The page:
- – Influencer marketing is when marketers identify people with large followings with whom they can establish a mutually beneficial relationship and gain coverage, followers, potential customers and more through one person’s influence over other people
- – An influencer is someone who is trusted among their community to make recommendations. They tend to have large followings across online platforms. Examples of influencers include the Kardashians, fashion or beauty bloggers, product vloggers, or even just your friends who know their stuff.
- – You can use influencer marketing as a lower cost PR effort to launch new products, get your brand in front of the right people, acquire a product review with extra exposure, or just gain new followers and website visits. There’s many ways to use it.
- – See below for all the quickfire stats you need to know on why influencer marketing is taking over traditional PR.
Influencer Marketing for Beginners: What is Influencer Marketing?
There’s a whole bunch of definitions out there, but we chose the simplest and most straightforward one which comes straight from Kimberlee Morrison, who defined it as “Influencer marketing is when marketers leverage the power of top social media influencers to connect with audiences on social networks.”
I believe personally that influencer marketing as a concept is built on the fundamental marketing ideology of word of mouth marketing. It’s arguably the most successful type of marketing that you can use. The word of your family or friends means more to you than something you saw on a billboard the other day, right?
Prezly presents a really interesting point that we’d like to reiterate to you. If you’re here you’re probably trying to wrap your mind around this relatively new marketing concept, but the truth is it isn’t new at all:
“Influencer marketing is something that has been happening for decades without the trendy name. The difference is ‘influencers’ were traditionally journalists at major media outlets or powerful people in society. Now things have changed and now anyone with an audience or platform can be an influencer, from your mother and her friends to the bedroom blogger writing about makeup.”
And on that note, we answer the next question…
What Is An Influencer?
Source: Delucchi Plus
The fact that virtually anyone can become an influencer makes it difficult to tell you a direct criteria so you can identify them easily. But here at Spot Studio we define them in the following way:
The ‘influencer’ is the new PR manager. They aren’t a firm, they aren’t necessarily a company. They are one person with a sphere of influence large enough that you could be willing to invest in them speaking about your product because the communities they take part in trust their recommendations and opinions enough to follow suit.
Bearing in mind that influential people are no longer just powerful people in society, the new ‘influencer’ is a concept that has democratised public relations. Anyone can become one if they establish genuine relationships with their friends, family or audience. An influencer in the simplest terms has a certain amount of people ‘following’ them. People who are advocates of that person and what they do. The influencer is the user who has a certain level of knowledge in a particular subject that deems them a trustworthy source of information to others. They integrate themselves into product communities, take part in discussions and are as the name would suggest, influencing those around them.
The epitome of what an ‘influencer’ is, is probably Kim Kardashian or Kylie Jenner. It’s clear to see that whatever they put on their faces or take a photo of online, everyone must have it. That’s the pinnacle of what it is to be influential. Kylie Jenner had people almost making their lips explode back in 2015 trying to emulate her lip filler injections so there you have it. Influencers have the power.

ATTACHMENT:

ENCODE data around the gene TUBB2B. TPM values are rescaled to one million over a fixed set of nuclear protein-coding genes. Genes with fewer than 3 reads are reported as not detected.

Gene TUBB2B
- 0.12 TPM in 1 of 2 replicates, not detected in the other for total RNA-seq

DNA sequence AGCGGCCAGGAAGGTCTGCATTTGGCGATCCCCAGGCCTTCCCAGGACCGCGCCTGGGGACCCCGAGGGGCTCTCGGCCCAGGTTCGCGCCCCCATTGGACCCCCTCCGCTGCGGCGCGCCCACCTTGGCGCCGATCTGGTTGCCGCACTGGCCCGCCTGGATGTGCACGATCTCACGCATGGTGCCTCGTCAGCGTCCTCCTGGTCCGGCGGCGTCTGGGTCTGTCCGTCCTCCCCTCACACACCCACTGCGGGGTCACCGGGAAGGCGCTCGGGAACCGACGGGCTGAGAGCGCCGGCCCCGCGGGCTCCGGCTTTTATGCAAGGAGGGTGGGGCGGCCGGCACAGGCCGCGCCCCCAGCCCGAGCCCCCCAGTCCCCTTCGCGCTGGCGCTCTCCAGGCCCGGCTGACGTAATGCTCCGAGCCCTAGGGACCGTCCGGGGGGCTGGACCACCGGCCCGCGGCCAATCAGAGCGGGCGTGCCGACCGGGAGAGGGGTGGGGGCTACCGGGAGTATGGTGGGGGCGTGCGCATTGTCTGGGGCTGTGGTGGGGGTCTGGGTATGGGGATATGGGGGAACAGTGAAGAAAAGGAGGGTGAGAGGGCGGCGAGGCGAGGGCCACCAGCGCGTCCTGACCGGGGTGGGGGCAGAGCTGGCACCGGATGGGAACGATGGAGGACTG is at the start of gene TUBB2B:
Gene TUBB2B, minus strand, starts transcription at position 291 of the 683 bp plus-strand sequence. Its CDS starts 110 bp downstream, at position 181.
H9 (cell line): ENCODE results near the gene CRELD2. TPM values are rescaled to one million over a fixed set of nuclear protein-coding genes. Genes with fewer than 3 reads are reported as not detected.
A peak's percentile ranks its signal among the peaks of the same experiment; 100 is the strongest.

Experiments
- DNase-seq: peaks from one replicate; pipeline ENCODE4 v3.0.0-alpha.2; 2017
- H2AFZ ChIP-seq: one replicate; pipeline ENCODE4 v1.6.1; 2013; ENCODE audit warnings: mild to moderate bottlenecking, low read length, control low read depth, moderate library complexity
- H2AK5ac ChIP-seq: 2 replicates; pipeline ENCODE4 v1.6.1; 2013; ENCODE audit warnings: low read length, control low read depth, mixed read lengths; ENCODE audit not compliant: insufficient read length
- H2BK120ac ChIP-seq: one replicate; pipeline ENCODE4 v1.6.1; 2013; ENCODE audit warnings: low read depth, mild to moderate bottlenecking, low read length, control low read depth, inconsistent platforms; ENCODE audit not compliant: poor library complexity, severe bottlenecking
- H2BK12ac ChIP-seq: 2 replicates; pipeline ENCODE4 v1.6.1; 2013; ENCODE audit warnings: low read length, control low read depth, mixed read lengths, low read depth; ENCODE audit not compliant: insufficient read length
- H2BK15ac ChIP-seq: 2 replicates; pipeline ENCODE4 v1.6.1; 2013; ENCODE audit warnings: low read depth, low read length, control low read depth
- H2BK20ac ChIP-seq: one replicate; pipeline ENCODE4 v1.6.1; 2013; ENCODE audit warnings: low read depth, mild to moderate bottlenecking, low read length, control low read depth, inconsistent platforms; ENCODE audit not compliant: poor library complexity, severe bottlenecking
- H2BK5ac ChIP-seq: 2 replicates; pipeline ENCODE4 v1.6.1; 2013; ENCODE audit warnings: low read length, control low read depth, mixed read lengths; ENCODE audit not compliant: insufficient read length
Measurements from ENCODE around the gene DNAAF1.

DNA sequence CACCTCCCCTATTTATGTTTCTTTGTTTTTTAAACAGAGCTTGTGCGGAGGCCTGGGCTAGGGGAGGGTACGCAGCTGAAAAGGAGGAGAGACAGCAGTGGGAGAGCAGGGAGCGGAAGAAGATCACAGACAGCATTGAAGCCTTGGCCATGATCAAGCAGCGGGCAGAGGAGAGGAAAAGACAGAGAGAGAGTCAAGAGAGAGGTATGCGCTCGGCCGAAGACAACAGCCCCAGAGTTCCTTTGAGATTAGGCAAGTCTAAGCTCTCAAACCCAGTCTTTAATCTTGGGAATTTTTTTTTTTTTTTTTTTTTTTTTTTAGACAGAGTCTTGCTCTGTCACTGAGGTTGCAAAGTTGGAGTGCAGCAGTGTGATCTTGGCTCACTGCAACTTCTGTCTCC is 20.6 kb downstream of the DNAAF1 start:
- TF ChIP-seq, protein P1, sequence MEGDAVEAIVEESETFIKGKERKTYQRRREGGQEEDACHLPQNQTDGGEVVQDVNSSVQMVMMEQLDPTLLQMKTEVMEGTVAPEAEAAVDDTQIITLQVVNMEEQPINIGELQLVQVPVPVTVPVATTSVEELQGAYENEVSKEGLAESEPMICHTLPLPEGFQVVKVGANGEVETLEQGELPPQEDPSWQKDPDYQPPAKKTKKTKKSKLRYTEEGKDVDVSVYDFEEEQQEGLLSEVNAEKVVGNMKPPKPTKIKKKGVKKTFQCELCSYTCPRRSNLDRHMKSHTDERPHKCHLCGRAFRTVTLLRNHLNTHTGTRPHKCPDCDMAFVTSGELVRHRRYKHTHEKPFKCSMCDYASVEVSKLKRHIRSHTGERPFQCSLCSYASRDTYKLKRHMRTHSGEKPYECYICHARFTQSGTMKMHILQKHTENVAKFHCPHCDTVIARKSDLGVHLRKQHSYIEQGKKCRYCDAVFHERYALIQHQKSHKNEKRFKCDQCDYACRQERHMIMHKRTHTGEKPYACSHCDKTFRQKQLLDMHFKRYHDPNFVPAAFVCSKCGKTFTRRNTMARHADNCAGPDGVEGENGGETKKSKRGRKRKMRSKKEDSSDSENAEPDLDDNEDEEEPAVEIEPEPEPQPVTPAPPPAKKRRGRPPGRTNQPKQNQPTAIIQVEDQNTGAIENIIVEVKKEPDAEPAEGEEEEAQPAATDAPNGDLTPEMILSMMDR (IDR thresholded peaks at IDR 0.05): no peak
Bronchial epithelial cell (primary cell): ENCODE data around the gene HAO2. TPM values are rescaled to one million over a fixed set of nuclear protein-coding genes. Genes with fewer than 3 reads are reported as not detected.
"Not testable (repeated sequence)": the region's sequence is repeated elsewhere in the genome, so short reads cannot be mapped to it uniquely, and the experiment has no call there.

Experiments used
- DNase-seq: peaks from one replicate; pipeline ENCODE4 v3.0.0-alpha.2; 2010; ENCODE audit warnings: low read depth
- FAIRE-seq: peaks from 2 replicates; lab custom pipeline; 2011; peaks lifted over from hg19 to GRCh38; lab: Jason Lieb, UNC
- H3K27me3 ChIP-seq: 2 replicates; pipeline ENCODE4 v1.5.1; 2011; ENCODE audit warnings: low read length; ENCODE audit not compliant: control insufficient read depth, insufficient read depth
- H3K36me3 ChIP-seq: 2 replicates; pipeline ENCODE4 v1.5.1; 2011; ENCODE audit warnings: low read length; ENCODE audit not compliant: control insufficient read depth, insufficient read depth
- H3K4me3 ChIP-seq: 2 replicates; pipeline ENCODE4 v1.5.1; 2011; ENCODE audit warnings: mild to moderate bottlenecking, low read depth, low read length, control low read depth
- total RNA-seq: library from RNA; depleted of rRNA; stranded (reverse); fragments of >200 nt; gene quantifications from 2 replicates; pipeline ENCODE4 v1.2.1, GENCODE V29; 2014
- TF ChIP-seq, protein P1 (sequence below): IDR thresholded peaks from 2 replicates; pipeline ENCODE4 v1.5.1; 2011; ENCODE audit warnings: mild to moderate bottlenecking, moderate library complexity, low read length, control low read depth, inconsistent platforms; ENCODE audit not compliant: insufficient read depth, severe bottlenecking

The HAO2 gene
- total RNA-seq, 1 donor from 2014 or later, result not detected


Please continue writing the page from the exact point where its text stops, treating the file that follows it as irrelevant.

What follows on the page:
Ways to Use Influencer Marketing
All depending on what type of product or service you offer, the influencer marketing strategy is always different. You might want to use an influencer for a few reasons:
Increase social media following
Driving traffic to your website
Increase brand awareness
Create brand ambassadors
New product promotions
Creating a customer review
Exposing your brand to a large amount of potential customers
Now that you know these people can be really useful to you, how do you reach out to them and get them to make this magic happen?
Finding the Right Influencer
You’ve done a Google search and wow, look at all those influential people helping these brands out! But be careful. Picking the right influencer for you is a long task, but can reap massive rewards if done right. Convince and Convert suggests there’s the following points to keep in mind:
Authenticity – The authenticity of a blogger is what gives them their reliable reputation. Bloggers that have a larger ratio of personal posts with subtle, but genuine use of products, are far more trusted by the community than standard, to the point product reviews. Engaging stories from bloggers get far more engagement than long generous reviews of your product. (Spoiler: readers don’t care about those). You need an influencer who is transparent, and above all passionate about the product or service you may be offering so that their coverage is legit.
Frequency – It is known that there’s a direct correlation between how often a blogger posts and their rate of return visitors and traffic. As you’ll know, it will take multiple exposures of your brand to get a visitor to click and check you out, and you want to make sure they return for more. When vetting influencers, take note of how frequently they post. Pay attention to the consistent bloggers. Bloggers who don’t post often don’t have much loyalty and have fewer return visitors.
Reach – We really hate to talk about vanity metrics. (Vanity metrics we describe as the massive numbers you see on everyone’s social media pages that may give you a rose tinted view of their influence potential). Reach isn’t the most important metric when selecting an influencer, but it is a factor. Marketers need to avoid looking at unique visitors when playing the numbers game. Followers are only meaningful if the influencer is actually reaching the people most likely to buy from you. You also need to consider the platforms they’re on. If you’re a fashion brand, Instagram and Pinterest are the best platforms you can be exposed on. If the influencer only really uses Facebook, they’re just not right for you.